Like I say, it’s not rocket science. But it’s always a joy when you can hand what is actually quite complex functionality over to a client, and it just works*.

Open standards consultation now, er, open

I came away from this year’s UKGovCamp with an uncomfortable sense of there being an ‘us’ and a ‘them’.

The day opened with Dave Briggs declaring the event was different because, among various examples he quoted, it didn’t have a keynote address. The day concluded with a keynote address by a senior Cabinet Office civil servant, who proceeded to tell us what his team of hired specialists were going to do.

But the ‘us and them’ was even more apparent in the first session I attended, led by the Cabinet Office’s Liam Maxwell, on the subject of open standards. The substance of the presentation was:

  • we think open standards are very important;
  • we’re doing lots of very important things, none of which we can talk about;
  • but we’d value your input when the time comes.

I voiced a certain amount of frustration in the questions which followed, so it won’t surprise Liam if I say it all felt thoroughly unsatisfying.

Having said that, I did – and do – have some sympathy. Open standards are commercial dynamite: software lock-in is worth £££millions to the big vendors. Enough for those vendors to put up a hell of a fight, in defence of an unsustainable and #unacceptable status quo. And to extend my metaphor just one step further, Liam and his colleagues were keeping their powder dry.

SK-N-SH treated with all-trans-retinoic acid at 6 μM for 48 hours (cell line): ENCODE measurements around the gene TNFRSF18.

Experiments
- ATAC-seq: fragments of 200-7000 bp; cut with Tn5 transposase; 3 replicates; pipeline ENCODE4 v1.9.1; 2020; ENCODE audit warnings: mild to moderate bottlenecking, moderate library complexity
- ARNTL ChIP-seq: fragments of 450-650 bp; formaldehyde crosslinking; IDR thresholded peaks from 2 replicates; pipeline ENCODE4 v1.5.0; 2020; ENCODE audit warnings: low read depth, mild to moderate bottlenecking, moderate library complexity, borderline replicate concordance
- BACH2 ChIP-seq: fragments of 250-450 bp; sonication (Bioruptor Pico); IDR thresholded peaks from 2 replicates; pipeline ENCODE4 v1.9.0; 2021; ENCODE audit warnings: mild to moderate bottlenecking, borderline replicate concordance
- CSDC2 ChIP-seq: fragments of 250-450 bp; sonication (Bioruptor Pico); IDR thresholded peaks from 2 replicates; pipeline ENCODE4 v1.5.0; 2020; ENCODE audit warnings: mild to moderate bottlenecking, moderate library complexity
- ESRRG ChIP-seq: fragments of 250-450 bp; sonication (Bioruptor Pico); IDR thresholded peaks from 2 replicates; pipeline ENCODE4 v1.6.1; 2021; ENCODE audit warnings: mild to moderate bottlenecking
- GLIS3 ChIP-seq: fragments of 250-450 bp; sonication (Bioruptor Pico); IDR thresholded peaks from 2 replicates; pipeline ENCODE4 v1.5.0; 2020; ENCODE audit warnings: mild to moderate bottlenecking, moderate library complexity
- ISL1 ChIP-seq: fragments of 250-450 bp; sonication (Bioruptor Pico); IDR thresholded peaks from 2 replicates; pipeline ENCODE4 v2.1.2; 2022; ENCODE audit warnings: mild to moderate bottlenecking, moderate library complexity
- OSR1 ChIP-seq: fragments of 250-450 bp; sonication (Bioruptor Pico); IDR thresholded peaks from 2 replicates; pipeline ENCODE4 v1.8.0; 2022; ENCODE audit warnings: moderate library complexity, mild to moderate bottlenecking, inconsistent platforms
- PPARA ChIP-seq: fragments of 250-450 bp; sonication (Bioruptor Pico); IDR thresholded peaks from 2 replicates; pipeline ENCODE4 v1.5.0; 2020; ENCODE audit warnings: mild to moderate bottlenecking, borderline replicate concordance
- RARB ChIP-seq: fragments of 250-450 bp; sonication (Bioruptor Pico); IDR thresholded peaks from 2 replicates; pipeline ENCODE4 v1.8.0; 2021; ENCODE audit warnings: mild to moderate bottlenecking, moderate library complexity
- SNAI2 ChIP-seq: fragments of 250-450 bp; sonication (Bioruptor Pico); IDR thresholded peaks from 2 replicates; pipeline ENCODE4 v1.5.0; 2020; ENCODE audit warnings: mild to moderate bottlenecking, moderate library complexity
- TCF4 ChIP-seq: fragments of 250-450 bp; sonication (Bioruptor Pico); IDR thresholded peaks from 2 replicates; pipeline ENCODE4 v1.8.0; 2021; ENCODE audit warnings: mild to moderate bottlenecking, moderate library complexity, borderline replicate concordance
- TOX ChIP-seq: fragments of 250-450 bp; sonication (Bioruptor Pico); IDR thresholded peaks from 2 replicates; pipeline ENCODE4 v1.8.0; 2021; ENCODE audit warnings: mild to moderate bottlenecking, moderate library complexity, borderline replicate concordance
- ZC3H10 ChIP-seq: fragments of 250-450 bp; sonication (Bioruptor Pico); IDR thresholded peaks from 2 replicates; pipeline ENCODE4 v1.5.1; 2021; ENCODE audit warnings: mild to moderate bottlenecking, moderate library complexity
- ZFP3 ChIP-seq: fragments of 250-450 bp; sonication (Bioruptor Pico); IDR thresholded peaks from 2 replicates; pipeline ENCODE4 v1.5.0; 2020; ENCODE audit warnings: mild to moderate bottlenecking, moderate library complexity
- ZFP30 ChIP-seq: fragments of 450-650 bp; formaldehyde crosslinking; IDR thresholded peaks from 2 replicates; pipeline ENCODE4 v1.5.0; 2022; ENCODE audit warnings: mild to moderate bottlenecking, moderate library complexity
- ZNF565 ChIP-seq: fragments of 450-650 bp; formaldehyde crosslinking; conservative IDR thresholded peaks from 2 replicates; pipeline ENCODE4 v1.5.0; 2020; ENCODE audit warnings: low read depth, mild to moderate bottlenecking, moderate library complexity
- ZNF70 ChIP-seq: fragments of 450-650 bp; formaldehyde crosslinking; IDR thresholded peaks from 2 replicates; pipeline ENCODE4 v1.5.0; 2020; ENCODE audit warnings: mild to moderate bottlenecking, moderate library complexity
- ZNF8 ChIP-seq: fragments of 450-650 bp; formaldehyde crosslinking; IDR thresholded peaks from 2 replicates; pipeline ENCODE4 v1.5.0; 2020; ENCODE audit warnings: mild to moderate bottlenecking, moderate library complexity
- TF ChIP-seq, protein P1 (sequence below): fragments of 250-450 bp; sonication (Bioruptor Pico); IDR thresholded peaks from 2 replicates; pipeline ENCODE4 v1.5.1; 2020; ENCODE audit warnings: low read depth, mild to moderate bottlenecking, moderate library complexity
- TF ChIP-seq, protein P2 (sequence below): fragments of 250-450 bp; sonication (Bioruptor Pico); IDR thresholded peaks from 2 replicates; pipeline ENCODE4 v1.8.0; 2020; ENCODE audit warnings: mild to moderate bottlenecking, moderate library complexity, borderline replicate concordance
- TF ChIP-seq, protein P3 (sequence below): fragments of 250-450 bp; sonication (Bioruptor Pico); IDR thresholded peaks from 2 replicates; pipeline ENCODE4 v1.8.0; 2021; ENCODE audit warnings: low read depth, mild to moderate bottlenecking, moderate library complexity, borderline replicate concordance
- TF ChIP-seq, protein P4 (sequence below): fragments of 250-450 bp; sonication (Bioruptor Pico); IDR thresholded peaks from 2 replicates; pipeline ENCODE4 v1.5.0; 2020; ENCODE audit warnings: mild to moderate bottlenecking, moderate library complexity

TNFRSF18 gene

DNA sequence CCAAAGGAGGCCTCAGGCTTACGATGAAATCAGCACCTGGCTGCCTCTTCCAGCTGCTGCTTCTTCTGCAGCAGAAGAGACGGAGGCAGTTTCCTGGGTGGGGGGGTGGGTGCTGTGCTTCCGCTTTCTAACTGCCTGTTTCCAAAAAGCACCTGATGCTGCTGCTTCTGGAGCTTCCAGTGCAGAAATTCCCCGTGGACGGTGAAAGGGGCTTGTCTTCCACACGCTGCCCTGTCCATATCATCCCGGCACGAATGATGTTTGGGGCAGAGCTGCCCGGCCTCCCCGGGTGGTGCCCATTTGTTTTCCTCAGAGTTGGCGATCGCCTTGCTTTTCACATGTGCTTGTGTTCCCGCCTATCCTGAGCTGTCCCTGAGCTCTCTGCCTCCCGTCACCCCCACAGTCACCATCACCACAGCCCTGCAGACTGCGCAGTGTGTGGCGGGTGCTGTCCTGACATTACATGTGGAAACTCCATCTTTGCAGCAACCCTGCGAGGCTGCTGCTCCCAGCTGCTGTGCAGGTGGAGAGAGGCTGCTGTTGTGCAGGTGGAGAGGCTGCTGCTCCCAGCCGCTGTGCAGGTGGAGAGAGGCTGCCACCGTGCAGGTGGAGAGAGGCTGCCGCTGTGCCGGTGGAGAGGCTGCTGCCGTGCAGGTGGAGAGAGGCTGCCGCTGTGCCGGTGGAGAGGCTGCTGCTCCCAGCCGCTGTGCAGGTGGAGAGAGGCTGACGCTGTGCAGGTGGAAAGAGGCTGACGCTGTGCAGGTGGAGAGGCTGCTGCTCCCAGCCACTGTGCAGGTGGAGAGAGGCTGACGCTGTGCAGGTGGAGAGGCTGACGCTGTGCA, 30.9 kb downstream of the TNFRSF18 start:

The aforementioned time for our input has now come: the Cabinet Office has opened its consultation process, with Liam asking for ‘as much feedback from the IT community as possible… There’s a lot of strong opinion on this subject,’ he says, ‘so I’m urging people to take this opportunity and let us know what they think.’

The consultation ‘document’ is online, and it’s been done on WordPress. 😉

The interactive part of the site comes in three pages of questions, two of them very long and very scary, powered by a bespoke plugin (by the look of it). At the very top, it declares:

which may not be quite what they meant. Based on the error message displayed following a blank submission, it looks like only name and email address are actually required, plus an answer to at least one question. And if there’s an asterisk anywhere, I’ve yet to find it.

The exercise itself is all rather semantic, and the language inevitably technical. It goes way over my head, to be perfectly honest. But my feelings on open standards are easily summarised:

As open as possible, as standardised as possible, as soon as possible.

Based on my experience in the Civil Service, it’s that final point which is probably most important. I’ve been scarred by past experiences – notably around the Government Category List and eGMS, which both took several years, went through numerous iterations, and yet seemed to deliver no tangible benefits. (Correct me if I’m wrong.)